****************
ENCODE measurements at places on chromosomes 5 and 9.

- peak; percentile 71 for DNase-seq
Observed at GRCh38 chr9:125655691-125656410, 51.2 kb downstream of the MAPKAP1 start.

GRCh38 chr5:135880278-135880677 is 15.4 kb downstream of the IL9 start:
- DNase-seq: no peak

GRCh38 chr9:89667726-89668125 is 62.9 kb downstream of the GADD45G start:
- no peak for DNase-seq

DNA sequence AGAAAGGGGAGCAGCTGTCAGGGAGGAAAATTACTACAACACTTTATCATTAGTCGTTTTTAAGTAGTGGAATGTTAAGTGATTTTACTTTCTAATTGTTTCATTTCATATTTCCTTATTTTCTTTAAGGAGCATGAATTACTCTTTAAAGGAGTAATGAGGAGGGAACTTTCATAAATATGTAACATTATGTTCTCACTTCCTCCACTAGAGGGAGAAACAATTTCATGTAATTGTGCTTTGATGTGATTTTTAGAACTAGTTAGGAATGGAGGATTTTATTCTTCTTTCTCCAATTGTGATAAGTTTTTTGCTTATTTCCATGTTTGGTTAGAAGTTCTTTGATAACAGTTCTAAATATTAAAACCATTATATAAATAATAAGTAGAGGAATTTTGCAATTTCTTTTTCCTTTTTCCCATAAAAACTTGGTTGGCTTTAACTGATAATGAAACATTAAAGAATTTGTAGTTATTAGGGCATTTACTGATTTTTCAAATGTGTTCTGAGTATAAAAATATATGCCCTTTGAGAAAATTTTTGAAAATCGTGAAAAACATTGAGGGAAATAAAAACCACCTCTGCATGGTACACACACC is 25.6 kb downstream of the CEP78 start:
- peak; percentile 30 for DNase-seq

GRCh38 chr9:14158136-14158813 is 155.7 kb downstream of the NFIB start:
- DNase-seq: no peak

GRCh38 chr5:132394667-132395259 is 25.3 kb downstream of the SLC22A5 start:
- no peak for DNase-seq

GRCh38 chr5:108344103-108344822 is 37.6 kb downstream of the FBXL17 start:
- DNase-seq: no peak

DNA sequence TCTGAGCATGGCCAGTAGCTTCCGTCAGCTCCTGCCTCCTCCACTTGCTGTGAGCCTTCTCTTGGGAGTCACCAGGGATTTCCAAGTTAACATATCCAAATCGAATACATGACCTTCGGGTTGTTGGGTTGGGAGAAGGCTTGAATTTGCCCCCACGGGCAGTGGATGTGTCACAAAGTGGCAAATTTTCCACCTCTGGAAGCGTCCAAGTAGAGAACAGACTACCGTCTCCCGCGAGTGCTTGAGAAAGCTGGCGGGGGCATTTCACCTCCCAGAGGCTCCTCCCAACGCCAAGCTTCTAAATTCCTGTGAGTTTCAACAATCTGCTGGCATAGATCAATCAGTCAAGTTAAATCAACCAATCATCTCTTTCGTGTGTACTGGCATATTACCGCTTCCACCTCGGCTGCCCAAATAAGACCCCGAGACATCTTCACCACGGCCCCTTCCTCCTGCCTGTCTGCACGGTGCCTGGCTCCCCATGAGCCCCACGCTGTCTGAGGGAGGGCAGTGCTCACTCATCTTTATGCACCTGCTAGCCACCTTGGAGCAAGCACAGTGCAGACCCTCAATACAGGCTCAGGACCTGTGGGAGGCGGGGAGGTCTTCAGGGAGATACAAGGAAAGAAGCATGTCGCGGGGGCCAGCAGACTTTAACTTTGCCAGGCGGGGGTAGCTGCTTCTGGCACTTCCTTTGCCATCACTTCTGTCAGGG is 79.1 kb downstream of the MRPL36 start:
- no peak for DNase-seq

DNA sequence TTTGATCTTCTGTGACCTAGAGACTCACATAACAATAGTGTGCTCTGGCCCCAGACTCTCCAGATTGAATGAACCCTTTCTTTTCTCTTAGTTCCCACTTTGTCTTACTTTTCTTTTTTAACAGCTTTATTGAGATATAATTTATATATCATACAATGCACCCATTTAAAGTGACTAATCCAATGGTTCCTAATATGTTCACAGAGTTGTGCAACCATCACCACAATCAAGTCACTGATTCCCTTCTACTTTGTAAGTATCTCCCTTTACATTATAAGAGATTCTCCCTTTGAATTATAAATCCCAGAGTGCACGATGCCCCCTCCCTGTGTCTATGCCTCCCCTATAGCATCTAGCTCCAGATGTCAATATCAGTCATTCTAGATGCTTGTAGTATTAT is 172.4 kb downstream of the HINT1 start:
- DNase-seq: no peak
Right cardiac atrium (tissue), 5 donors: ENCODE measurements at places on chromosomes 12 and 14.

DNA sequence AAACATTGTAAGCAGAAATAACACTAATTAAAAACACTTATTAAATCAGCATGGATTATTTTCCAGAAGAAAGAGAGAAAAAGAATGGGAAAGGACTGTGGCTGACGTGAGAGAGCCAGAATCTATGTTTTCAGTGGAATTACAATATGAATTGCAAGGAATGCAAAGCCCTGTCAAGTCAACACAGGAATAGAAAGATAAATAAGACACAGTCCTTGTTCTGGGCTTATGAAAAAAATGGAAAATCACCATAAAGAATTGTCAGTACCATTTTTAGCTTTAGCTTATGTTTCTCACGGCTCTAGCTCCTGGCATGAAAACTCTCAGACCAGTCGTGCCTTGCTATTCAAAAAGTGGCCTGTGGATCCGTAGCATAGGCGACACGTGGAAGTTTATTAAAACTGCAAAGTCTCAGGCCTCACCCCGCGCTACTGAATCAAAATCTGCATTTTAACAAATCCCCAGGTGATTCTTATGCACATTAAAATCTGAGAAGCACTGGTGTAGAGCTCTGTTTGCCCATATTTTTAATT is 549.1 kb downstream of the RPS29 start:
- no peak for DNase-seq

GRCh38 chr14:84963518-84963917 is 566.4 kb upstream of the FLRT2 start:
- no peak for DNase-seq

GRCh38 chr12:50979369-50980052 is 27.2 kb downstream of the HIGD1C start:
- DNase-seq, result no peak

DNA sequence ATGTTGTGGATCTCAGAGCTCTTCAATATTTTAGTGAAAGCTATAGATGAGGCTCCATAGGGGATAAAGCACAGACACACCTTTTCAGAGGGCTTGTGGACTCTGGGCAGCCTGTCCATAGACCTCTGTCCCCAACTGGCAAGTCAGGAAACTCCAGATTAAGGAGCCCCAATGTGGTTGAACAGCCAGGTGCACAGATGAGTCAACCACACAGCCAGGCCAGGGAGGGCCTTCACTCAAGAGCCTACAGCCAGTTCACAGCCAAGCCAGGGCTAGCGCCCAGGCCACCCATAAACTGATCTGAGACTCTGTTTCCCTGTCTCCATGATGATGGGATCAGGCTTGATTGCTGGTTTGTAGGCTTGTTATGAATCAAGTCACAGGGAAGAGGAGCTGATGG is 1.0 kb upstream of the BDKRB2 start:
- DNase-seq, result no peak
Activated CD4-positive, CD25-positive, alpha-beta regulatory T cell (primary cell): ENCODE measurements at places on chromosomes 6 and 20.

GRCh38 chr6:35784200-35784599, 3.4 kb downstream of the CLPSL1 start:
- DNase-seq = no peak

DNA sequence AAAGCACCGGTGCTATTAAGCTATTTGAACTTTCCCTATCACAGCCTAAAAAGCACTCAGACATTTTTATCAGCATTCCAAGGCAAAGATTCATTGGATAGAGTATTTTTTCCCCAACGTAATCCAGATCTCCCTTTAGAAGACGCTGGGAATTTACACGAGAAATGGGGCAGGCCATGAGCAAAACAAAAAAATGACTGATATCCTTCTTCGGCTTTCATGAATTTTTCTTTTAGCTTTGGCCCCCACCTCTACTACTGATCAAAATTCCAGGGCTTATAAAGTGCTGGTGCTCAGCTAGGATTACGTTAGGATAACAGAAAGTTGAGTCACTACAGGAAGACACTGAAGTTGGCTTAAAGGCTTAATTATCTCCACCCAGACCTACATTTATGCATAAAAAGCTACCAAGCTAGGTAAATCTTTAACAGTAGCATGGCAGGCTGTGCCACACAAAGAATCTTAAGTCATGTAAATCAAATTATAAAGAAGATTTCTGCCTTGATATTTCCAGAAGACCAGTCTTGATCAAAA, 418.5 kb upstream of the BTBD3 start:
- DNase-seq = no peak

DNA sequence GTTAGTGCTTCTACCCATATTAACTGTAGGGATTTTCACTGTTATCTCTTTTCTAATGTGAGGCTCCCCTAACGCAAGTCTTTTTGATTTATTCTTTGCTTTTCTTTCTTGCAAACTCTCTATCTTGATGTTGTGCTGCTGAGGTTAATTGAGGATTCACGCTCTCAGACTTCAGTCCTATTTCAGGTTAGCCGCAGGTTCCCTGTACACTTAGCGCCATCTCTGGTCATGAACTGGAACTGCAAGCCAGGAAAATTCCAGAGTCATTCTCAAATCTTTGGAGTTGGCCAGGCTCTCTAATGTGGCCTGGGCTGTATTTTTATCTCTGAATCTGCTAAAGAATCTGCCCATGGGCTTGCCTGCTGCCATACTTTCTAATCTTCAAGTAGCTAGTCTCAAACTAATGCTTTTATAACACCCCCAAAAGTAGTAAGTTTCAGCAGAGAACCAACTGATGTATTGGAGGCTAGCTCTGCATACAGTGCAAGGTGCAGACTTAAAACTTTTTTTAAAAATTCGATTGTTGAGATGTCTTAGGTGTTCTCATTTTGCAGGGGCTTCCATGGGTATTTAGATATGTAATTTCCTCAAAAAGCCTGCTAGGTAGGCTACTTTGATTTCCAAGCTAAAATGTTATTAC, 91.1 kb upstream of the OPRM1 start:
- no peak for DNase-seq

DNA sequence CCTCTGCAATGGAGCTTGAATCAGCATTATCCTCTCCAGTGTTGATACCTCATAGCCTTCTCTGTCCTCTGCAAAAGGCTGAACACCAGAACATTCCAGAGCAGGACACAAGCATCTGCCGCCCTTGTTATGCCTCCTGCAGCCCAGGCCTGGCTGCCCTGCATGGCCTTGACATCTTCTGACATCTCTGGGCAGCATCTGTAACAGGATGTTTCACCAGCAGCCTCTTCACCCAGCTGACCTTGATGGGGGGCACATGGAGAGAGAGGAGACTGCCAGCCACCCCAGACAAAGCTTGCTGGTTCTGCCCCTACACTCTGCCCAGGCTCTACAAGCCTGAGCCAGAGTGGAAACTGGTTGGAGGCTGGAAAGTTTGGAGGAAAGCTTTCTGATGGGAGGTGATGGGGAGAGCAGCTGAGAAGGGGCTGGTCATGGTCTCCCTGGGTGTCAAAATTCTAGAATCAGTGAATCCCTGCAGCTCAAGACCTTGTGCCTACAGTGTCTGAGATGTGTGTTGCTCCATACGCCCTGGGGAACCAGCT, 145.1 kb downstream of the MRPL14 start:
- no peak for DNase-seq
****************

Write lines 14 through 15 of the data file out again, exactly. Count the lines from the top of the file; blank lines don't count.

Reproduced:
GRCh38 chr5:108344103-108344822 is 37.6 kb downstream of the FBXL17 start:
- DNase-seq: no peak